Note: If you build everything from svn, there are a few drivers (*.ko files) that are not built (due to license issues) causing some audio/video codecs to be missed.
First of all I have to say sorry for the late answer. I spend a lot of time using different images for the QBoxHD and unfortunately I discovered further/other problems. The root cause of the stopping video playback seemed to be the HDD which I had connected to the eSATA-port. It was the official release which shows this problem! The QBox doesn’t like using the eSATA port, which I wasn’t aware of. After connecting the HDD to the USB port the problems were gone, but new problems arised: Establishing two TCP connections (I tried one FTP and a SSH connection) at the same time seems to make problems. Don’t know why! At least one connection “crashes” or the whole system crashes or is inoperable.
I decided to try to port the current sourcecode to STLinux2.4 and the provided kernel 2.6.32. The kernel, LCD driver and the framebuffer is running without problems now! Of course there are more things to do, but now I’m stuck: The module protocol.ko seems to be responsible for the FPGA stuff. Loading the old module into the new kernel is not possible (even patched). As I don’t have the sources, I can’t compile the module for the new kernel.
Can you tell me which function the FPGA has?! I guess it has something to do with the different frontends / DVB tuner. Is that correct? So if I don’t load the “protocol” module, my QBox won’t be able to decode/receive the DVB stream? If the answer is yes, the story of STLinux 2.4 on QBoxHD will end here :-((.
Yes, the QBoxHD never supported officially eSata hdd; some people was lucky and didn’t have problems, but for most of the people it was unusable.
I never heard about the two TCP connections, so I’m afraid I cannot help with this 🙁
Porting to the 2.6.32 kernel is a thing I always wanted to do, but I haven’t found time for it. It’s very nice that you’re doing it!
Unfortunately, there are some drivers whose source code was never released, at the moment I remember protocol.ko and pti.ko. Let me check if I can get the binaries for the 2.6.32 so you can keep going with the good work.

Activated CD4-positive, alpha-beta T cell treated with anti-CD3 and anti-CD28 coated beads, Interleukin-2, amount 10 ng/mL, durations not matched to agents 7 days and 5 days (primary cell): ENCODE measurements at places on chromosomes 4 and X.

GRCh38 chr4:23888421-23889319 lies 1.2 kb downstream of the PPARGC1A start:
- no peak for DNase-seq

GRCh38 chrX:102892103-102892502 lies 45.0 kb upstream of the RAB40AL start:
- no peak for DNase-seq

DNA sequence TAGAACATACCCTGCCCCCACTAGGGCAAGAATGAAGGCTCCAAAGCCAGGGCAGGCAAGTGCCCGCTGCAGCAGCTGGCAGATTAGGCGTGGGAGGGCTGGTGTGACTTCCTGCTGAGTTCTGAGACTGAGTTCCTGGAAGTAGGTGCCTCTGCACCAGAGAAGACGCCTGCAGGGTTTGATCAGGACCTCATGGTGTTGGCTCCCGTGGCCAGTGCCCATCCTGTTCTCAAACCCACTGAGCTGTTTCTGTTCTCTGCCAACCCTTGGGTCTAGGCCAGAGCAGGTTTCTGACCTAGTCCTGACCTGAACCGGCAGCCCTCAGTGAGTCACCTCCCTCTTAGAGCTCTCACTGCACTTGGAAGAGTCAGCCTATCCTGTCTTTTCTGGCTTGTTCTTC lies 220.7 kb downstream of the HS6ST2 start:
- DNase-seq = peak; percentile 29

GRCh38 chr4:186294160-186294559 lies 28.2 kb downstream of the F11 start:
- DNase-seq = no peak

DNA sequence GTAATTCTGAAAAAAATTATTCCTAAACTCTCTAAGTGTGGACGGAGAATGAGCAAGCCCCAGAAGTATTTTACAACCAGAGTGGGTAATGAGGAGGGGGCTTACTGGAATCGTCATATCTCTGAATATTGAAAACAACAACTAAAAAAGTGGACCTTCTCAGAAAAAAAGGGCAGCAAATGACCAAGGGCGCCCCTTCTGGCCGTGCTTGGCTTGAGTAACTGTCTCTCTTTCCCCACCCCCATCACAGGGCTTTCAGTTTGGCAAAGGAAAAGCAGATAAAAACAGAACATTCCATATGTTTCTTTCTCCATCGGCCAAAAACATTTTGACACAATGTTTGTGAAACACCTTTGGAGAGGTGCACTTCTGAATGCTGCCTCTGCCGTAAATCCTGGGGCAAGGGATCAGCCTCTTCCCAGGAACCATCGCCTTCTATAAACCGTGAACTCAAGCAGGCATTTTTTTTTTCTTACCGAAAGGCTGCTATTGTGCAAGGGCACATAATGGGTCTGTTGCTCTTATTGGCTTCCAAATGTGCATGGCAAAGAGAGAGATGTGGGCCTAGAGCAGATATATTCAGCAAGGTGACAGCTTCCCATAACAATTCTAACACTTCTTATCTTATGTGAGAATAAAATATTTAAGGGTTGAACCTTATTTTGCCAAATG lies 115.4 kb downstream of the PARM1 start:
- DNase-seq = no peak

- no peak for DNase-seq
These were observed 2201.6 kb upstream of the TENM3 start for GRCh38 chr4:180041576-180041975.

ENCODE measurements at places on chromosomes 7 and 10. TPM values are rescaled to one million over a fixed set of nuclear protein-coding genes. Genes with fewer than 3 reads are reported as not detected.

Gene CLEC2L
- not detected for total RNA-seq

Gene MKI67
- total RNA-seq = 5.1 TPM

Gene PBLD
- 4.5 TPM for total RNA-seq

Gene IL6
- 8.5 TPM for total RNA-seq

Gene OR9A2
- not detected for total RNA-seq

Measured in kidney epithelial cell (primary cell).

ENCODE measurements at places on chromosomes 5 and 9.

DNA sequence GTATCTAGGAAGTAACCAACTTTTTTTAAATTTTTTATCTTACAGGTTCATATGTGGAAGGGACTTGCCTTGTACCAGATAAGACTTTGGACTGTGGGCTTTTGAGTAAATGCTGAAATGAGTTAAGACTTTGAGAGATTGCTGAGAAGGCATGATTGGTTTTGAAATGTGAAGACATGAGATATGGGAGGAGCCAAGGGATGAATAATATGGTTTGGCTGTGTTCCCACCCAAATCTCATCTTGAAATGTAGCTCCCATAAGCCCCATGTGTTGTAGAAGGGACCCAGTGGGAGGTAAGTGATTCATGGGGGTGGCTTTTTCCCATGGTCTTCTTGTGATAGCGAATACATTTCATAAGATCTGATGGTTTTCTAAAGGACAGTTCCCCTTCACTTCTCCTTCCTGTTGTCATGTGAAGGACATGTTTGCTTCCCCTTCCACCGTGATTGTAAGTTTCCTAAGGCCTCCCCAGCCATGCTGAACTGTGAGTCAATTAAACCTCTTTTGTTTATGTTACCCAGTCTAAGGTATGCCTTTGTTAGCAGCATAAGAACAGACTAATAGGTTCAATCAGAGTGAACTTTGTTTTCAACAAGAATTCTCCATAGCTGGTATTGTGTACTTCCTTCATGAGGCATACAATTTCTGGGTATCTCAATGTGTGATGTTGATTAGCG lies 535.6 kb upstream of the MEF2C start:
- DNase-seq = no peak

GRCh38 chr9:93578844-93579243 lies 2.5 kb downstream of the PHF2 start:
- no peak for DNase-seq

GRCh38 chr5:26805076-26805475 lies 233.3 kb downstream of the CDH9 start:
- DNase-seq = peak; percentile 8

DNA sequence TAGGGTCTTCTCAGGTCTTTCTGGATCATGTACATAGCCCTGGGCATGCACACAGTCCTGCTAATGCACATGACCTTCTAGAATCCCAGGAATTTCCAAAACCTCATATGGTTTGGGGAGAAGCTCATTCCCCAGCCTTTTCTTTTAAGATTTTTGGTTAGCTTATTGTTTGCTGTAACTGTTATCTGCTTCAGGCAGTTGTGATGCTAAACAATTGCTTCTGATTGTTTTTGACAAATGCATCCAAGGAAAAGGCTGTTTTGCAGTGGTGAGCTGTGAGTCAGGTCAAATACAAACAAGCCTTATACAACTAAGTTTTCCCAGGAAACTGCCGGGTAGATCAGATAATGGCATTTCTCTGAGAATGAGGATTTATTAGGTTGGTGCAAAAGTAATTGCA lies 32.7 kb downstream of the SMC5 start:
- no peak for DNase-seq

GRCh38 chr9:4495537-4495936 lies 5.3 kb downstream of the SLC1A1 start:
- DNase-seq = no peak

I hope, the eSATA port will work with the new kernel. Currently I can’t think of a reason, why this port shouldn’t work!
With the new kernel, two TCP connections seem to work without a problem, so the box seems to be more stable.
It would be very nice and cool, if you could arrange, that I’ll get the compiled protocol.ko and pti.ko! I just bought the STMicroConnect to be able to fully debug the QBoxHD, as KDEBUG isn’t supported anymore in STLinux 2.4. So, I hope to hear from you soon! Unfortunately, I haven’t found your mail address. Perhaps we can exchange it in some way?!
By the way: Do you know a person, who is responsible for the Duolabs forum? I can’t get access to it…or rather…no one grants me access to it!
The eSata issue was a problem with the sh4 processor, not the kernel. ST has a (very old) official list of supported eSata hdd. A new kernel could improve the situation but it won’t solve it completely.
Btw, my email address is:
pedro ( dot ) aguilar ( dot ) iniestra ( at )
gmail ( dot ) com
Hi! Since duolabs stopped supporting qboxhd, I was wondering if it is possible to modify the duckbox code for adding support to this box.
If I understood correctly, the current firmware already took part of the driver code from that project.
Do you think it will be possible to adapt the duckbox code for adding qboxhd?
Yes, I think it can be done!
The only thing in which special care must be taken is the FPGA from which there are no sources, only binaries.
I think this could be the only way for having a qboxhd/qboxhd-mini alive.
At the moment I’m very busy with my real job, but if I have time in the near future I would like to contribute 🙂
Thanks for your answer! Good to hear that can be done. I agree with you, this should be the only way to resume this box, that potentially can be a good receiver..
I will try to take a look to the two gits to see if I am able to do something with them. Unfortunately, in this period my job is drastically reducing my free time, too. Do you have any suggestions on where to start? Considering previous comments, I guess it is better to stay on stm2.3 and port the patches of the duo code to a duckbox 2.3 model.
Anyway, when you will be free from real jobs any help will be appreciated 🙂
IS There any luck that you could upload or send archive file source ..? Sourceforge is dead ….
And seems there is no copy on github … if someone can upload a tree files dump somewhere !!!
Hi, sorry for the late reply.
You can find the sources in sourceforge:
Since there hasn’t been any development in a long time, it doesn’t seem necessary to move the sources.